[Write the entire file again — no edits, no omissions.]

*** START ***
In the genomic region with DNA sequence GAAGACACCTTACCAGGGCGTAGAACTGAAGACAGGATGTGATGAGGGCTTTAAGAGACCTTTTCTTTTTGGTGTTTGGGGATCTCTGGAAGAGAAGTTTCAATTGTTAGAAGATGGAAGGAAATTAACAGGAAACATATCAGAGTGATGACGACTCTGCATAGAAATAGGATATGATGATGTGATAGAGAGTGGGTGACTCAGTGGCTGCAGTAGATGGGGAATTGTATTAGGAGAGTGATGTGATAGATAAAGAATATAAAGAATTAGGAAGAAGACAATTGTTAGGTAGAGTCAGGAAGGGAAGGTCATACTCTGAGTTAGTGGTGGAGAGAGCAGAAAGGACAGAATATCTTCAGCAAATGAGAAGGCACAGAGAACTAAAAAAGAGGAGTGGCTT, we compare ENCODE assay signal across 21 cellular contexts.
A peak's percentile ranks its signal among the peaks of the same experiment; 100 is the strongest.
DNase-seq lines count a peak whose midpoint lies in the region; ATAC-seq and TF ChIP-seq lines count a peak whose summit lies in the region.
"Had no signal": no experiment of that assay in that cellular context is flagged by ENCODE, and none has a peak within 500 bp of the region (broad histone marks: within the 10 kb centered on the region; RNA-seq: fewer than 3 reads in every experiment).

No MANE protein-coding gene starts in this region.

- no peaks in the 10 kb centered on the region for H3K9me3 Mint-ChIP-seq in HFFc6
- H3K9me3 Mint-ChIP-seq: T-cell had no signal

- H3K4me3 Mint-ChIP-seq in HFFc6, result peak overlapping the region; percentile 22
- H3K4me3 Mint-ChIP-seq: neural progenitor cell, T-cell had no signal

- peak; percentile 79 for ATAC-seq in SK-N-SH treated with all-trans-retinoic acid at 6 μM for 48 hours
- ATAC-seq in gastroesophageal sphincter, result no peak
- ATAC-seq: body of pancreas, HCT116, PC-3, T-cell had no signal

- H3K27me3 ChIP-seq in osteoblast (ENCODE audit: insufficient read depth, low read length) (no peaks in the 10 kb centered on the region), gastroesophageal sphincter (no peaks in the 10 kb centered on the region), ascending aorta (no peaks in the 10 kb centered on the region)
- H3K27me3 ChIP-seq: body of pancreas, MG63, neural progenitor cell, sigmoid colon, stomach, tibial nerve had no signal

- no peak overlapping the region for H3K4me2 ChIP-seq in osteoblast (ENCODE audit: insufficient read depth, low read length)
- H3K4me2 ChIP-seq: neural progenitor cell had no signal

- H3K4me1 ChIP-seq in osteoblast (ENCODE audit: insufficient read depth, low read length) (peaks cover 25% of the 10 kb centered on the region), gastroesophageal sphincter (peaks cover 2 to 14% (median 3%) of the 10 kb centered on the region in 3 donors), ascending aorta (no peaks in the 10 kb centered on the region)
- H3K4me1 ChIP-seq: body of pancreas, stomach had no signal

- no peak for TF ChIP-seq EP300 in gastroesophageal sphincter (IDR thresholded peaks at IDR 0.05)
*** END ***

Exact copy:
In the genomic region with DNA sequence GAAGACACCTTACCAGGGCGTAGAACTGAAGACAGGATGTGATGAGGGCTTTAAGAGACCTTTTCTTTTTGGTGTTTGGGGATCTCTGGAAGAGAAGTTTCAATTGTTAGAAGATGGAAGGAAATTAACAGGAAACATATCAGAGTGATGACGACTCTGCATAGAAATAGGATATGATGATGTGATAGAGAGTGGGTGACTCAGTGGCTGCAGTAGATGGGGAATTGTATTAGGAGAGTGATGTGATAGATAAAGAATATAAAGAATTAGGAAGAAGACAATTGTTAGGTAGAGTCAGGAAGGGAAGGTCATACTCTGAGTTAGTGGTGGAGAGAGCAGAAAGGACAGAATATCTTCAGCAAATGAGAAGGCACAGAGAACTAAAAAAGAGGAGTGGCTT, we compare ENCODE assay signal across 21 cellular contexts.
A peak's percentile ranks its signal among the peaks of the same experiment; 100 is the strongest.
DNase-seq lines count a peak whose midpoint lies in the region; ATAC-seq and TF ChIP-seq lines count a peak whose summit lies in the region.
"Had no signal": no experiment of that assay in that cellular context is flagged by ENCODE, and none has a peak within 500 bp of the region (broad histone marks: within the 10 kb centered on the region; RNA-seq: fewer than 3 reads in every experiment).

No MANE protein-coding gene starts in this region.

- no peaks in the 10 kb centered on the region for H3K9me3 Mint-ChIP-seq in HFFc6
- H3K9me3 Mint-ChIP-seq: T-cell had no signal

- H3K4me3 Mint-ChIP-seq in HFFc6, result peak overlapping the region; percentile 22
- H3K4me3 Mint-ChIP-seq: neural progenitor cell, T-cell had no signal

- peak; percentile 79 for ATAC-seq in SK-N-SH treated with all-trans-retinoic acid at 6 μM for 48 hours
- ATAC-seq in gastroesophageal sphincter, result no peak
- ATAC-seq: body of pancreas, HCT116, PC-3, T-cell had no signal

- H3K27me3 ChIP-seq in osteoblast (ENCODE audit: insufficient read depth, low read length) (no peaks in the 10 kb centered on the region), gastroesophageal sphincter (no peaks in the 10 kb centered on the region), ascending aorta (no peaks in the 10 kb centered on the region)
- H3K27me3 ChIP-seq: body of pancreas, MG63, neural progenitor cell, sigmoid colon, stomach, tibial nerve had no signal

- no peak overlapping the region for H3K4me2 ChIP-seq in osteoblast (ENCODE audit: insufficient read depth, low read length)
- H3K4me2 ChIP-seq: neural progenitor cell had no signal

- H3K4me1 ChIP-seq in osteoblast (ENCODE audit: insufficient read depth, low read length) (peaks cover 25% of the 10 kb centered on the region), gastroesophageal sphincter (peaks cover 2 to 14% (median 3%) of the 10 kb centered on the region in 3 donors), ascending aorta (no peaks in the 10 kb centered on the region)
- H3K4me1 ChIP-seq: body of pancreas, stomach had no signal

- no peak for TF ChIP-seq EP300 in gastroesophageal sphincter (IDR thresholded peaks at IDR 0.05)